House Budget Chairman Admits Failure To Raise Debt Ceiling Is ‘Unworkable,’ But Takes It Hostage Anyway

A slew of Congressional Republicans — including Sen. Jim DeMint (R-SC) and a handful of GOP representatives — have said that they will flat-out refuse to raise the debt ceiling when the country’s legal borrowing limit is reached in the next few months. Other Republicans, however, have decided that they’d rather hold the credit worthiness of the United States hostage to various demands.

Sen. Lindsey Graham (R-SC), for instance, said that “I will not vote for the debt ceiling increase until I see a plan in place that will deal with our long-term debt obligations starting with Social Security.” Speaker of the House John Boehner (R-OH) said in a statement today that “the American people will not stand for such an increase unless it is accompanied by meaningful action by the President and Congress to cut spending and end the job-killing spending binge in Washington.”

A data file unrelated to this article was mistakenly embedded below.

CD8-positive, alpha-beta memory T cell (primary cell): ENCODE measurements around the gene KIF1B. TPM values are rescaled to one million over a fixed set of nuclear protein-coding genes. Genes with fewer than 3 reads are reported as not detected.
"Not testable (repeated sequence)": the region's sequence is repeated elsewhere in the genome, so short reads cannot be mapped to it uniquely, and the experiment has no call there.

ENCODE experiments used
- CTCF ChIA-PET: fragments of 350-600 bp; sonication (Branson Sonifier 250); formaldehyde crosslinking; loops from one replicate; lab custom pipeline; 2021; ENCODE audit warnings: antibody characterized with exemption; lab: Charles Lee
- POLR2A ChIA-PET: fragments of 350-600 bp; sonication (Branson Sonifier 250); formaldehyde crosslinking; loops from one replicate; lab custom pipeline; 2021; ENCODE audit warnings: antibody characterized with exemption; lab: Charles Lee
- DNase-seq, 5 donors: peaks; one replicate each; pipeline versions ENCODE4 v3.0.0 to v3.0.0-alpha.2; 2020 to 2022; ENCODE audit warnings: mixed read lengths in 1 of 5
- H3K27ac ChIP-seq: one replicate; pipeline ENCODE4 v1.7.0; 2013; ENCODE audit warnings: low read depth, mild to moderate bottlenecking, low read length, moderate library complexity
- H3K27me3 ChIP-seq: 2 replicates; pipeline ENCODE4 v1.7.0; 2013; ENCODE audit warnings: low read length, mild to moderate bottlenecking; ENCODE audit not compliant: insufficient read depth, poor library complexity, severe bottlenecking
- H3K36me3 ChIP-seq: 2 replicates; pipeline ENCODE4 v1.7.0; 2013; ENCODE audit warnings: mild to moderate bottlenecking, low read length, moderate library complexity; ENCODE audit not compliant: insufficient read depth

During an event today at the National Press Club, House Budget Committee Chairman Paul Ryan (R-WI) said that failing to raise the debt ceiling is “unworkable.” “Obviously, you can’t default,” he said. However, he is still trying to hold the increase hostage to unspecified “fiscal controls” and spending cuts:

RYAN: Does it have to be raised? Yes, you can’t not raise the debt ceiling. Default is the unworkable solution, or the alternative, I guess I’d say — the unworkable alternative. But we do not want to just have some naked debt ceiling increase. We want to have real fiscal controls, real spending cuts, in order to do that.


Q: The former senator, you know, Phil Gramm, once told me that his political rule was never to take a political hostage you’re not prepared to shoot. And you have to pass a debt ceiling increase, so that’s a hostage you’re not prepared to shoot, ’cause you can’t. So how is that a winning strategy?

RYAN: There, there are, how long will we raise the debt ceiling?

Watch it:

Ryan’s meek threat to change the interval of how long he is willing to raise the debt ceiling shows that he hasn’t really thought this through at all. And with the credit worthiness of the U.S. on the line, as well as the prospect of a government shutdown, it’s easy to see why these threats don’t have much meat on them. Still, there are quite a few Republicans who seem intent on engaging in brinkmanship when it comes to this particular necessary task.